With a plastic well of black ink, a bamboo brush and white paper, Will Nicholson painted his interpretation of a happy face, a sad face, and a face that was lost. He and his wife of 47 years, Joan Nicholson, have been learning about and creating art through the non-profit organization Arts & Minds since it opened its doors in Harlem, N.Y. in 2010.
Now 67 and 71 years old respectively, Joan and Will met when they were just teenagers. “He was more attracted to me,” Mrs. Nicholson said, recalling that she was afraid of her future husband at first because he was older than her. “Then I became attracted to him, too.” They went on to have a son and three grandchildren. Before retiring, Mrs. Nicholson was a lab technician working in medical research and Mr. Nicholson was a legal assistant. “Will loved his work,” said Mrs. Nicholson. “He was a workaholic.”
In 2009, he asked his wife to take him to see a doctor about issues he’d been experiencing with his memory. It was around 2010 or 2011, Mrs. Nicholson explained, that her husband was diagnosed with early-stage Alzheimer’s disease.
Arts & Minds was created for those with Alzheimer’s and other dementia, and their caregivers, engaging participants in artwork at the Studio Museum in Harlem and allowing them to create and present their own works of art in a small group setting. Medically speaking, it’s difficult to identify any precise effects the arts experience has on the brains of those participants with Alzheimer’s or dementia, said Dr. James Noble, Assistant Professor of Neurology at the Columbia University Medical Center and Co-founder and President of the Board of Arts & Minds. Instead, the goal of the program is to improve the mood and well-being of the participants, both those with dementia and their caregivers, and to help foster emotional connections among them.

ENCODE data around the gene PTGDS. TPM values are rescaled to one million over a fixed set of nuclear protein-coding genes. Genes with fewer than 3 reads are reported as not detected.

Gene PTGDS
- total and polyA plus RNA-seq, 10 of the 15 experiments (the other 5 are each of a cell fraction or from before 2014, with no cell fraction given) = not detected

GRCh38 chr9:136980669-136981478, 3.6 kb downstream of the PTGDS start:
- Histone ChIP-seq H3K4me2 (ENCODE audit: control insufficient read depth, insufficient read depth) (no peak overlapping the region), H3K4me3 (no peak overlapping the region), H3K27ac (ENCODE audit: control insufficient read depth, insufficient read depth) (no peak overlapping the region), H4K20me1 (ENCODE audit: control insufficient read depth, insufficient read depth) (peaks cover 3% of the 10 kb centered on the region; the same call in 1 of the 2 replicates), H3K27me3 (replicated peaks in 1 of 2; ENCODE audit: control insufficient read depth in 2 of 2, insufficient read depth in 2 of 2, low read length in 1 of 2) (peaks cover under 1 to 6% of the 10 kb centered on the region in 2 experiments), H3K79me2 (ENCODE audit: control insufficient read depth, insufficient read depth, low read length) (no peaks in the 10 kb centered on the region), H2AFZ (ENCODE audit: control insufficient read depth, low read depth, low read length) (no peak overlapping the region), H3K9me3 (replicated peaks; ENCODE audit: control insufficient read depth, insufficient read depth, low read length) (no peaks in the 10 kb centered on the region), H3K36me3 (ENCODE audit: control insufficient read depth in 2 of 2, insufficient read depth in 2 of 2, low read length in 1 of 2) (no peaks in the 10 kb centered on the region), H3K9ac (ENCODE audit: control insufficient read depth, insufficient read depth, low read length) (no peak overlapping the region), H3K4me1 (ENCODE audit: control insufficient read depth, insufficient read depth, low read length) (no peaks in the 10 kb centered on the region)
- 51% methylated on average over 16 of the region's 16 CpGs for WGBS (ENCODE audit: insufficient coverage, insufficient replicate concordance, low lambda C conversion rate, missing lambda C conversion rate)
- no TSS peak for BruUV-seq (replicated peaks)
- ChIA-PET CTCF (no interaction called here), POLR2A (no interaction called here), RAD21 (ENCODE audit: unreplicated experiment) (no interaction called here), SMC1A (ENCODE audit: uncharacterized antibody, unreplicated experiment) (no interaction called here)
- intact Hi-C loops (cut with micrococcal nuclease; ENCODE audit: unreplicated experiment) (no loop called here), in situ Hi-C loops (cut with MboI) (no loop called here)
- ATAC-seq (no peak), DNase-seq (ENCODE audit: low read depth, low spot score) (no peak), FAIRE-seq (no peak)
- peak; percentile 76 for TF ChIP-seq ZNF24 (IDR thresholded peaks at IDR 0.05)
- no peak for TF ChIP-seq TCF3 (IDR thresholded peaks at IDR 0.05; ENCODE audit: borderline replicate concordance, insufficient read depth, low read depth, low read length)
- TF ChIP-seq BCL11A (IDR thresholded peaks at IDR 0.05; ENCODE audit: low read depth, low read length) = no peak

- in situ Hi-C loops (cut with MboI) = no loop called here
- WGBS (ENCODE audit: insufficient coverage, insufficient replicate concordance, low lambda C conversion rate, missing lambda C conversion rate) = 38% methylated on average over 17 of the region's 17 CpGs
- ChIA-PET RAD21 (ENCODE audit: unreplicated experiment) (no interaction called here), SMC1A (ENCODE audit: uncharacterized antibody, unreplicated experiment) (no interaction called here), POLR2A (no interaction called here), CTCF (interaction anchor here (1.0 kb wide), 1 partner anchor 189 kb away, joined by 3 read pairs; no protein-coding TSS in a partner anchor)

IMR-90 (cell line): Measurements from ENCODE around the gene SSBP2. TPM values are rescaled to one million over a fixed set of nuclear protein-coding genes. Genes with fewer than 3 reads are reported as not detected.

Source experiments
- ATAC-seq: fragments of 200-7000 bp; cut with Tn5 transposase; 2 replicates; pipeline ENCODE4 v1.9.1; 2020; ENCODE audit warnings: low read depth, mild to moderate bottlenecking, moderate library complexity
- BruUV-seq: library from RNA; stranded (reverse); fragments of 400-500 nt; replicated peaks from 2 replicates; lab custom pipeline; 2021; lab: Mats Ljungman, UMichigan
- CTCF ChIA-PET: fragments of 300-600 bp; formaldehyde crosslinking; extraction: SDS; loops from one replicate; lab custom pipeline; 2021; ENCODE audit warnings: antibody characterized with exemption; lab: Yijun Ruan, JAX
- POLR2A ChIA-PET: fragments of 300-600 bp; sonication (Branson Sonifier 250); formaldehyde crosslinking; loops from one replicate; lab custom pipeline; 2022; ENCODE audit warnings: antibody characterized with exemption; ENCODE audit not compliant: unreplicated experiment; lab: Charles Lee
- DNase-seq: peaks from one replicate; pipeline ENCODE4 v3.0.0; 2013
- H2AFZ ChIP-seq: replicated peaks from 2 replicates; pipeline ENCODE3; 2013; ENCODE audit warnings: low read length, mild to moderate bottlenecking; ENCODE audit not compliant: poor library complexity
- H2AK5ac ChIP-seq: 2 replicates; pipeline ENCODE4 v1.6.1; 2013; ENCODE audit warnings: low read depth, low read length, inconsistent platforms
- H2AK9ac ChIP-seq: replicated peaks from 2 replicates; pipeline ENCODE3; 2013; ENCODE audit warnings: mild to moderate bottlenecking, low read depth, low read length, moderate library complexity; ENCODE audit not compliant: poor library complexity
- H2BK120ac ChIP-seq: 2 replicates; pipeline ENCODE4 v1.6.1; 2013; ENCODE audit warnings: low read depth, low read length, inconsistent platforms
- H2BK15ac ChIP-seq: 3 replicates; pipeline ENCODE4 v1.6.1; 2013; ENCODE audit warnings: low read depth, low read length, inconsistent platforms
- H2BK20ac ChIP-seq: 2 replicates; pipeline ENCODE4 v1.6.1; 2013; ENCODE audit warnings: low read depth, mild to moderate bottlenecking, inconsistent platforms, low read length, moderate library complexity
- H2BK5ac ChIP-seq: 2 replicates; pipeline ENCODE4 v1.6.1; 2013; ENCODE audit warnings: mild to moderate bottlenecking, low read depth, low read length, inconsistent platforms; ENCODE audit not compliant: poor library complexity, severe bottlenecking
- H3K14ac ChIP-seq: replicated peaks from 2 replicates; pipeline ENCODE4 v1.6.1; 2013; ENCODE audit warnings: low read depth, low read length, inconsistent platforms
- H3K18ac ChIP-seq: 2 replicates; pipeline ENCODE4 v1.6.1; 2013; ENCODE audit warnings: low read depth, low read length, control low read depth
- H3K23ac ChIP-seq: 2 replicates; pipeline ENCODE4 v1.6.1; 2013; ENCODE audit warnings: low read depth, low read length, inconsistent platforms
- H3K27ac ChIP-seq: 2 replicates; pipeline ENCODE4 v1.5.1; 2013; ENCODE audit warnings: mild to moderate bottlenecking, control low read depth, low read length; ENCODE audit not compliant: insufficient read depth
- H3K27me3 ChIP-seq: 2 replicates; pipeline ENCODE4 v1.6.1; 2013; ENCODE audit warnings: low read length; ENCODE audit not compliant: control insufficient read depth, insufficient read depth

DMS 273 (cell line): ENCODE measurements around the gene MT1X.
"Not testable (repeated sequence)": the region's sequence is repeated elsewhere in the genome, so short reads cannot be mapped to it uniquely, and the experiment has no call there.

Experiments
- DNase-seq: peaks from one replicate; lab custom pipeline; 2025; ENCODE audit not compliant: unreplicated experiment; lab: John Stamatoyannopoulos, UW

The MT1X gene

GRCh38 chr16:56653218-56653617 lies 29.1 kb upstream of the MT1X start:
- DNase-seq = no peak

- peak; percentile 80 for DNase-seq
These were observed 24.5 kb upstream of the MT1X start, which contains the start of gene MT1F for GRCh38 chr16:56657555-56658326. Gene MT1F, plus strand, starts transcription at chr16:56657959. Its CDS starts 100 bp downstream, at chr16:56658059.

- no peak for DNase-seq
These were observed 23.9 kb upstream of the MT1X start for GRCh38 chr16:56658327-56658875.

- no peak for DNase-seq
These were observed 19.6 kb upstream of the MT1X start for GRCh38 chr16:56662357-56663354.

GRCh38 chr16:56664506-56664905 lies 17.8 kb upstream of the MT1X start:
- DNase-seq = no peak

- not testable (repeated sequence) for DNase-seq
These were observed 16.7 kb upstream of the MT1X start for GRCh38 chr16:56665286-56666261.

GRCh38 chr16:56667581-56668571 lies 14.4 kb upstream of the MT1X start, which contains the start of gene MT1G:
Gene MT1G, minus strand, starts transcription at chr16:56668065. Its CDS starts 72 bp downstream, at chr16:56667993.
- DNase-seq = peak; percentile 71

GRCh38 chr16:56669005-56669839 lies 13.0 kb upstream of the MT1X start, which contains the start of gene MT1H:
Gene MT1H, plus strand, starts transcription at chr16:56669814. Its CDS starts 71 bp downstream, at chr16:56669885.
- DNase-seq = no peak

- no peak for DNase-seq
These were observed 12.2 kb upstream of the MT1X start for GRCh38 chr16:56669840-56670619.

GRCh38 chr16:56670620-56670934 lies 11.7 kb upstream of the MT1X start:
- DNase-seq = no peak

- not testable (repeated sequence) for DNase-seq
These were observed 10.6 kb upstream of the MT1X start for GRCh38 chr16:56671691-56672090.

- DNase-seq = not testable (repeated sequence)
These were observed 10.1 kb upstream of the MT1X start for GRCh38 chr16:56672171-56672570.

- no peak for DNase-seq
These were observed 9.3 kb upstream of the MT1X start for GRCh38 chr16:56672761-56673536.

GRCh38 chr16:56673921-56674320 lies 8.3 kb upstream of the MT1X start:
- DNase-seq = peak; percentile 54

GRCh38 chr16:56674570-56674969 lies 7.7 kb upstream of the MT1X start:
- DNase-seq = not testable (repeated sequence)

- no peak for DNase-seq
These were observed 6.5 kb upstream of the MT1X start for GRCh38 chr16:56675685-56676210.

“There’s a lot of non-verbal communication that happens through our programs,” Noble explained, “which suits the disease well, because oftentimes, there’s a tendency for patients to get frustrated or upset when they can’t express themselves verbally or when memory is an element that’s missing in their lives. When all that’s expected of them is to simply be in the moment, enjoy themselves and create art, it takes a lot of stress out of the moment for both the patient and the caregiver.”